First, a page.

Student Housing remains a bright spot for investors


02 / 12 / 22 - 4 minute read

PATRIZIA has invested in a portfolio of purpose-built student accommodation (PBSA) in central Barcelona, on behalf of its institutional clients.

While this squeeze is partly down to a longterm acute supply shortage in Barcelona,
enrolments well and truly taken off this term across Europe, as memories of the pandemic fade and fears of having learning disrupted by lockdowns ease. But it’s more than just an uptick in student numbers that makes student accommodation an attractive investment proposition right now. Several market dynamics have put the sector on the radar of investors looking to diversify their portfolios. So, what is making purpose-built student accommodation (PBSA) so attractive? And where do the opportunities lie?

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The pandemic paradox effect

At PATRIZIA, we’ve been one of the most active investors in the European PBSA market in the past six months, having invested €550m totalling 2,800 beds over four countries, including Denmark, Ireland, Italy and Spain. Our most recent deals were in Barcelona and Turin, comprising 1,209 beds with a total investment of €173 million, with further deals in the pipeline. Student accommodation has proven far more robust as a sector than many expected two years ago, amid the worst of the pandemic. When COVID-19 hit, student housing occupancy dropped significantly, of course. At the time, many investors were looking for distressed assets, hoping to secure PBSA accommodation at knockdown prices. But this never eventuated. Investors and lenders instead battened down the hatches and waited for the COVID storm to pass. Pricing remained resilient, meaning the yield profile has remained at or close to pre-COVID levels. Indeed, heavy equity demand and compressing yields in the residential sector, coupled with negative carry due to increasing interest rates, means institutional investors are increasing their focus on other living sectors. Student, senior living and micro apartments are increasingly seen as ways to diversify their portfolios and enhance returns.

Antonio Marin-Bataller, Managing Director, pan-European Transactions at PATRIZIA

Students returned to universities indroves this summer, so much so that there isn’t enough accommodation to house them in some cities. In Amsterdam, international students were told by universities not to come unless they already had beds secured – there were literally no rooms left.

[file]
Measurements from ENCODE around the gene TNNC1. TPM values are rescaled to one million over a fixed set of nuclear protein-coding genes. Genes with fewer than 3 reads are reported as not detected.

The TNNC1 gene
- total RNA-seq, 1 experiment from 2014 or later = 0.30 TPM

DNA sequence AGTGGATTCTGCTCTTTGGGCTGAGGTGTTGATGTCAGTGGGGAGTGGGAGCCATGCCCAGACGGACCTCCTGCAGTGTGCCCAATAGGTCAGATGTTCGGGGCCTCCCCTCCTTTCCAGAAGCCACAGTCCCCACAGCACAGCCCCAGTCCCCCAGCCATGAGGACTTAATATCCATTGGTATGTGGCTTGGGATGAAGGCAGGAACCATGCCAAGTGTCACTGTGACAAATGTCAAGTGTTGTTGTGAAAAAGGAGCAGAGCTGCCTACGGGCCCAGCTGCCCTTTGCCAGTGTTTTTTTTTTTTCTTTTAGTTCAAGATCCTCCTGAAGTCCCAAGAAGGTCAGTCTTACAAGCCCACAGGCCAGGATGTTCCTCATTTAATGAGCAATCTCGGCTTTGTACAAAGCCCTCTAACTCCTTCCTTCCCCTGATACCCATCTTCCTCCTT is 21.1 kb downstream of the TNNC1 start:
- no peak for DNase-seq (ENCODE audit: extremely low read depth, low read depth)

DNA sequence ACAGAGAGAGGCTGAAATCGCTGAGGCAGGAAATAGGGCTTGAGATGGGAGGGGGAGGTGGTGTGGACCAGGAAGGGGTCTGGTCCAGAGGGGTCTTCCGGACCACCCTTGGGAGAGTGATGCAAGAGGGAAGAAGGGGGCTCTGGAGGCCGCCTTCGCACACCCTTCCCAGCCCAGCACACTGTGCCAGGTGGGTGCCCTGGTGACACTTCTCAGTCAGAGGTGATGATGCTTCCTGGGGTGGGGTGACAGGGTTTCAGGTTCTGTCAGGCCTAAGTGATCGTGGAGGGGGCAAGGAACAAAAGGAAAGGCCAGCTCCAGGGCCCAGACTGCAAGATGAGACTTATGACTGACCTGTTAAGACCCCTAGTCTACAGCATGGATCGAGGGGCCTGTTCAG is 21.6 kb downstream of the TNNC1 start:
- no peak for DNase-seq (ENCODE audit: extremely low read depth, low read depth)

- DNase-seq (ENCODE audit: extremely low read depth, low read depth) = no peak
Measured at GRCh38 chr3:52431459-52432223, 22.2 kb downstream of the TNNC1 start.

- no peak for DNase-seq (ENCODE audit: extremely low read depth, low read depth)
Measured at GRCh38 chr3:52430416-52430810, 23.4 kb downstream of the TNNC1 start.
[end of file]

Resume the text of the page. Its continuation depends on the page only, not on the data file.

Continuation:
The Brexit impact

Student accommodation is also benefiting from strong rental growth. In most European countries, the sector sits outside the regulatory framework that constrains growth in residential rents, allowing investors in PBSA to capture the full estimated rental value (ERV) growth. That means investors seek PBSA assets that give them exposure to this growth as quickly as possible. Brexit has also impacted the sector as European students are shunning the UK and seeking alternative universities in continental Europe to avoid paying full international fees and complicated visa and entry restrictions.Take Dublin, for example, which welcomed 139% more European students following the UK’s exit from the European Union (EU). Universities in the Netherlands, Germany, Spain and elsewhere are increasing the number of English taught courses to capitalise on this trend.

Demand and supply imbalance

Of course, some markets hold more significant potential for investors than others. At PATRIZIA, we are particularly interested in Italy, where the PBSA market is embryonic. In Turin, where we completed a 582-bed deal in the summer, there are around 107,000 full-time students, with just 6,611 beds available. Only 1,767 of these beds are modern PBSA.

Historically, universities or religious institutions have provided accommodation, but much of it is now outdated and no longer meets the expectations of the new generation of students. Spain is also attractive, as studying away from home – a familiar experience elsewhere – becomes more established. Spain also benefits from the Spanish speaking diaspora, with strong demand from central and South America. It is also now the number one destination for European students under Erasmus+, the EU’s university exchange programme.

While there are pockets of oversupply in some cities, such as Seville or Malaga, in larger cities like Barcelona and Madrid, which have huge site constraints with space at an absolute premium, PBSA is a hugely attractive investment.

The European PBSA sector also benefits from global megatrends, such as demographic changes and increasing urbanisation, as more and more people flood to big cities and stay longer in education. We also expect the PBSA sector to prove resilient if European economies nosedive. Historical data shows that in a recession more people choose to study or remain in education for longer.

These factors mean student accommodation is rising to the top of many institutional investors’ shopping lists. And while we don’t expect the unprecedented experience of Amsterdam this summer to be repeated elsewhere, we do think the sun will continue to shine on the sector for some time while other asset classes battle headwinds.